Does Willy Loman have an inferiority complex?

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One could argue that Willy Loman has an inferiority complex, which is defined as a feeling of inadequacy stemming from either real or imaginary sources. Typically, individuals with an inferiority complex suffer from subconscious emotions, which compel them to overcompensate and cause their moods to dramatically fluctuate. Individuals suffering from an inferiority complex also tend to be extremely depressed, have low-esteem, and feel inadequate when they compare themselves to others. Willy Loman expresses several characters traits typically found in individuals with inferiority complexes. Willy is continually comparing himself to other successful salesmen and tries to overcompensate by deliberately lying about his accomplishments and greatly exaggerating his achievements. He lives in the shadow of his successful brother and desperately wishes to be a successful businessman like his father. Willy also suffers from depression and has made several suicide attempts. Willy confides in Linda that others make fun of him because he is overweight and admits that he is not well-liked. Willy's confession reveals that he has a fragile ego and experiences feelings of inadequacy. Willy also experiences dramatic mood shifts and has extreme highs and lows at different moments in the play, which are typical behaviors of people suffering from inferiority complexes.

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One could argue that Willy Loman does indeed have an inferiority complex. The very fact that he constantly feels the need to blow his own trumpet is useful evidence in this regard. Willy constructs a whole fantasy world for himself in which he's still the hot-shot salesman of yore, the legendary pitch-man who was well-liked and respected among his peers.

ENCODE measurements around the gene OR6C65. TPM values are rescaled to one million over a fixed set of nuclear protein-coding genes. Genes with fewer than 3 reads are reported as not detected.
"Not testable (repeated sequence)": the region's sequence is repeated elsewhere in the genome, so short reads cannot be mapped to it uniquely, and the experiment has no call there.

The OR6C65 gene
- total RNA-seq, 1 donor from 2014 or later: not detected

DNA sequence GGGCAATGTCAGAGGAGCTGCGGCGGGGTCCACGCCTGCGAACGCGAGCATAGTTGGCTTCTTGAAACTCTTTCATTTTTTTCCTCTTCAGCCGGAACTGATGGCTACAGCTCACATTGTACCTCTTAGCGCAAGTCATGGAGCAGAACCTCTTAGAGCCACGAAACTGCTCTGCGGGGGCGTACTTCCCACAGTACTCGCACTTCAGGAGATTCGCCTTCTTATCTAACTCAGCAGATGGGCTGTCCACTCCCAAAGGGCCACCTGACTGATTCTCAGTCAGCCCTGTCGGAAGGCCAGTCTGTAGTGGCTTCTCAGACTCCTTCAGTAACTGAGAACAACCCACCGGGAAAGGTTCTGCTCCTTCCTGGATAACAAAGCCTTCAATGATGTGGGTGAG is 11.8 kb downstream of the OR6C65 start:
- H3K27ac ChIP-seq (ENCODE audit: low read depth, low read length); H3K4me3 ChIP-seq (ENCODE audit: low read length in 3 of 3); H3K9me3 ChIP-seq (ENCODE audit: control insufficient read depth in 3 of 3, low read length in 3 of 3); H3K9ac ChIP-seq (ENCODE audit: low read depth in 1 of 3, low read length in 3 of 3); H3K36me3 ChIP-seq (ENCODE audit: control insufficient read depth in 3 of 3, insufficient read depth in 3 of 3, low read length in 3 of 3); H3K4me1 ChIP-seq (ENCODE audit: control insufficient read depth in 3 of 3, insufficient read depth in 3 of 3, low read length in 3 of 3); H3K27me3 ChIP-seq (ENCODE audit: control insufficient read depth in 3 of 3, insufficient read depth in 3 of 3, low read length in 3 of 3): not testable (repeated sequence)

But deep down Willy senses that this just isn't true at all. Deep down, he knows he's washed-up: a has-been whose best days are long gone. That's why he refuses to accept Charley's offer of a job because that would be an admission of failure, an admission that he's nowhere near as good as he thinks he is. It also explains why he tries to live out his fantasies of success through his sons. He knows that he can no longer be successful himself, so that he means that he has no choice but to pass the baton on to Biff and Happy. The problem is that there's no baton in the first place.

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It was Alfred Adler, a colleague of Sigmund Freud and C. G. Jung, who coined the term "inferiority complex." Willy Loman is a good example of a man who tries to convince himself he is important just because he knows he is not at all important. He even confides in his wife that people in the business world laugh at him. He is a dime a dozen, but he rages at his son Biff, "I am not a dime a dozen. I'm Willy Loman." Since he can't prove his importance by achieving financial success, and in fact proves just the opposite, he continually reminisces about the few good years he had in his younger days. He also projects his ambitions onto his son Biff, who could make Willy look successful if only he became successful himself. Willy even dies for success and approval, probably hoping, and hoping in vain, that he will at least have a beautiful funeral with many acquaintances coming from all over New England to attend it.

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